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The Normativity of Memory Modification

Abstract

The prospect of using memory modifying technologies raises interesting and important normative concerns. We first point out that those developing desirable memory modifying technologies should keep in mind certain technical and user-limitation issues. We next discuss certain normative issues that the use of these technologies can raise such as truthfulness, appropriate moral reaction, self-knowledge, agency, and moral obligations. Finally, we propose that as long as individuals using these technologies do not harm others and themselves in certain ways, and as long as there is no prima facie duty to retain particular memories, it is up to individuals to determine the permissibility of particular uses of these technologies.

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Fig. 1

Notes

  1. For a good discussion of issues relating to safety, distributive justice, and coercion in regards to the development of memory modification technologies, see, e.g., Farah et al. [22]. For a good discussion of some of the issues in which we are interested, see also Levy [47]; Wasserman [94].

  2. For example, Plato’s Theaetetus.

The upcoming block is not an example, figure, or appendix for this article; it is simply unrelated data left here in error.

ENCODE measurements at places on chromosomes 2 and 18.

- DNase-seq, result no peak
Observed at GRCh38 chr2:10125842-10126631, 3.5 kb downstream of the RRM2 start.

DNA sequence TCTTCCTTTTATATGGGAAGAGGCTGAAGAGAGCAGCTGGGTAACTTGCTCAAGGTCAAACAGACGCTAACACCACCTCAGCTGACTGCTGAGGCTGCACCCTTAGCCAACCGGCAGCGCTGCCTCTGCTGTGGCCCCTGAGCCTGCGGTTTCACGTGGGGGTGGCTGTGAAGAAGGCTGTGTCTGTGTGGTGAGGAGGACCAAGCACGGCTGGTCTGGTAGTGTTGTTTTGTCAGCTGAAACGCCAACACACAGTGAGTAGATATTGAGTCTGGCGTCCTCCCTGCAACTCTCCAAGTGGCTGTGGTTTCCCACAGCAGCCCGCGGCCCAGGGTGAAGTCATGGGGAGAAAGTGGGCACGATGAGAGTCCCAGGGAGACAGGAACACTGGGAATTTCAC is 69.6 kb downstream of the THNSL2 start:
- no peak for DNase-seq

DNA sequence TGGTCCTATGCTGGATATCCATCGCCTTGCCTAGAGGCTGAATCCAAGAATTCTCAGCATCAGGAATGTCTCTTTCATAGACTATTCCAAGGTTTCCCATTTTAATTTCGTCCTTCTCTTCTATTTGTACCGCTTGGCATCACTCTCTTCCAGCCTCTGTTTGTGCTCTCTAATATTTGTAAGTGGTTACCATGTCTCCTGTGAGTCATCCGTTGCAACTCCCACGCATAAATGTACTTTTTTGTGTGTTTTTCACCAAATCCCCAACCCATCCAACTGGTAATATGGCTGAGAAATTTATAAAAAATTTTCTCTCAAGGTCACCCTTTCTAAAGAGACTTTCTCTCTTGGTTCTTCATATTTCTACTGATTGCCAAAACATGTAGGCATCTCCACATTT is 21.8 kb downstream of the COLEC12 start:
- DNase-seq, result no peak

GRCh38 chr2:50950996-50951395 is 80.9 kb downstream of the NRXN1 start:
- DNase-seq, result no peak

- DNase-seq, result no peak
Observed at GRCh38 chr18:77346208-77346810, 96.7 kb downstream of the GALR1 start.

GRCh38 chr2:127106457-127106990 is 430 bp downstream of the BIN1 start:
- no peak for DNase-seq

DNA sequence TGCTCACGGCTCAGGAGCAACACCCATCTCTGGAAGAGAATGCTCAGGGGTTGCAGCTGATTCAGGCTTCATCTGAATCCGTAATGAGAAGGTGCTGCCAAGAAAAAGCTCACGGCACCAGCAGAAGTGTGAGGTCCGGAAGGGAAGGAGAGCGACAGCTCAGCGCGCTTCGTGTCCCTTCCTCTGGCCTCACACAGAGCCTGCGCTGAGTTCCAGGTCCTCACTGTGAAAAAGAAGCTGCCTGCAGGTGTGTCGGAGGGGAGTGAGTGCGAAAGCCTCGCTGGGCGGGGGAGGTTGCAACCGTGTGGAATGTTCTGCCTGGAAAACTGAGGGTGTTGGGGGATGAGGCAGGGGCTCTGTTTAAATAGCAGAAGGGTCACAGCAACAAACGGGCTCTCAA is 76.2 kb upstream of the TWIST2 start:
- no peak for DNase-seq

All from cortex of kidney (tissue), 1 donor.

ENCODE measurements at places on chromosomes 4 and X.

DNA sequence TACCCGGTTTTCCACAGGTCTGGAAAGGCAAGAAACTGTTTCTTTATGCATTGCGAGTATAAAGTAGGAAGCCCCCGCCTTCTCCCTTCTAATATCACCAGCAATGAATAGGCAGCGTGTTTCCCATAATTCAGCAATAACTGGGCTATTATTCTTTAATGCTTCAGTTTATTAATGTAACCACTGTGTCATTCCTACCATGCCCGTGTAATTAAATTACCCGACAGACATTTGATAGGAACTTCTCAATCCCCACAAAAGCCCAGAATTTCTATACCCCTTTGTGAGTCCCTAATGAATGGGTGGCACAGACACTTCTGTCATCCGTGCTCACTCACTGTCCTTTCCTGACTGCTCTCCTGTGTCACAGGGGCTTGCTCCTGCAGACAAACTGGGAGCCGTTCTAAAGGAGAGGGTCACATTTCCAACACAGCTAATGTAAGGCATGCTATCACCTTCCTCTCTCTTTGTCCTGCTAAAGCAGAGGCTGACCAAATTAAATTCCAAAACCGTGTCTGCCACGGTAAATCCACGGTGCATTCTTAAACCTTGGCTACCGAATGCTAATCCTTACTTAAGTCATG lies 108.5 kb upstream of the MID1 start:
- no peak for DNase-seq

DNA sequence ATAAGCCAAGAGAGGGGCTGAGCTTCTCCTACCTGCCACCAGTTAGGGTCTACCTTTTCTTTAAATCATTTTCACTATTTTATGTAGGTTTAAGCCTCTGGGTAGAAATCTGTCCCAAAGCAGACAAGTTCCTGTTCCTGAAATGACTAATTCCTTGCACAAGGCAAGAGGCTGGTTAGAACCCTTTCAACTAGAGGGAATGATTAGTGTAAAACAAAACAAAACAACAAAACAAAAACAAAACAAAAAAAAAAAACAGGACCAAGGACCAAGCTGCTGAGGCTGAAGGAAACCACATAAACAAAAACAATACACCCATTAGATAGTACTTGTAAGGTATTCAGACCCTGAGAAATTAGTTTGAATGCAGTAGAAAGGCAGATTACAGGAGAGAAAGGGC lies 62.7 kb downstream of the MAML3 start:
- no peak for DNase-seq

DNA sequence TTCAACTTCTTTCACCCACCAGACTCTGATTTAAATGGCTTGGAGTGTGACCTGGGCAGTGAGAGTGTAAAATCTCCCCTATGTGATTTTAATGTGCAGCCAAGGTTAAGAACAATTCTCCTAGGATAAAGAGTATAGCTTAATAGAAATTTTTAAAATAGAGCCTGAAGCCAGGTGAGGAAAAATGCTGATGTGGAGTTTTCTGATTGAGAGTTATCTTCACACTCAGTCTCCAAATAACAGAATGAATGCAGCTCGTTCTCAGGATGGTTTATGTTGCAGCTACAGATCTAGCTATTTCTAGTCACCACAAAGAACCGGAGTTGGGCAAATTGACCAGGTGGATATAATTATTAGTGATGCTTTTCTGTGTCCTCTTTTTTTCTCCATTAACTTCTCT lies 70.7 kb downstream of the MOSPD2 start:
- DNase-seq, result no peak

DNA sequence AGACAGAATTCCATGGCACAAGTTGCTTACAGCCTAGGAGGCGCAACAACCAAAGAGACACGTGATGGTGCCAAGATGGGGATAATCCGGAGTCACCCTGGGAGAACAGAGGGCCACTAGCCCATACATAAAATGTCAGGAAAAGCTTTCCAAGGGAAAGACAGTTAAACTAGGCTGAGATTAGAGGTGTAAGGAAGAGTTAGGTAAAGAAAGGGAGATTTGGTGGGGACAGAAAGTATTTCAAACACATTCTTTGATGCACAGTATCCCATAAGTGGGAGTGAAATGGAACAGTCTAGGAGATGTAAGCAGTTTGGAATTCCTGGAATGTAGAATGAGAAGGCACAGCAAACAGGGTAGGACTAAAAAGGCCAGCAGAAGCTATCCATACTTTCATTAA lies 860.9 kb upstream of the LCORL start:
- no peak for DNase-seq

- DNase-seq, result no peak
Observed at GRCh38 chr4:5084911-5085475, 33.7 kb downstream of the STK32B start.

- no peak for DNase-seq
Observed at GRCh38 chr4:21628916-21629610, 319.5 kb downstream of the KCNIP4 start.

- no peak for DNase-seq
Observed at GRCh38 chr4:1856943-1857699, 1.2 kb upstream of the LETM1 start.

3. See James [41]; Brown [9]; Peterson and Peterson [65].

  4. See Scoville and Milner [74]; Shallice and Warrington [75]; Zola-Morgan and Squire [97].

  5. See Squire and Zola-Morgan [82].

  6. See Schachter and Tulving [70].

  7. It should be noted that many scholars use the term working memory instead of or including the older concept short-term memory.

  8. See Waugh and Norman [95]; Baddeley [4]; Baddeley [5].

  9. See Averbach and Sperling [1].

  10. See Baddeley [2, 3]. It should be noted that there are alternative accounts of working memory in terms of activated long-term memories and focus of attention, e.g. Cowan [13].

  11. See Cohen and Squire [12]; Squire et al. [81].

  12. See Tulving [89].

  13. See Scoville and Milner [74]; Cohen and Squire [12]; Zola-Morgan and Squire [97].

  14. See Fuster [28]; Squire and Kandel [80].

  15. See Tulving [88].

  16. See Graham et al. [32].

  17. See Mcclelland [55]; Baddeley [2] But see also Nadel and Moscovitch [61], which shows that semantic knowledge can be acquired as one-shot learning and during impaired episodic memory.

  18. See Schmidt [72]; McGaugh [56].

  19. See Bechara et al. [6].

  20. See Fanselow and LeDoux [21]; Medina et al. [57]; Moita et al. [59].

  21. See Cahill and McGaugh [10]; McGaugh [56].

  22. See Hurlemann et al. [39].

  23. See Hebb [36]; Squire and Kandel [80]; Kandel [42]. While long-term memory depends on LTP, short-term memory appears to be independent of it. According to most biological theories of working memory, short-term memory consists of self-sustaining neural activity patterns rather than synaptic change [28].

  24. See Przybyslawski and Sara [67]; Debiec et al. [19]; Lee et al. [46].

  25. See Lynch [52].

  26. See Tang et al. [83]; Routtenberg et al. [69]; Wang et al. [93].

  27. See de Quervain and Papassotiropoulos [17].

  28. See Caine et al. [11].

  29. See King [45].

  30. See Pastalkova et al. [64]; Shema et al. [78].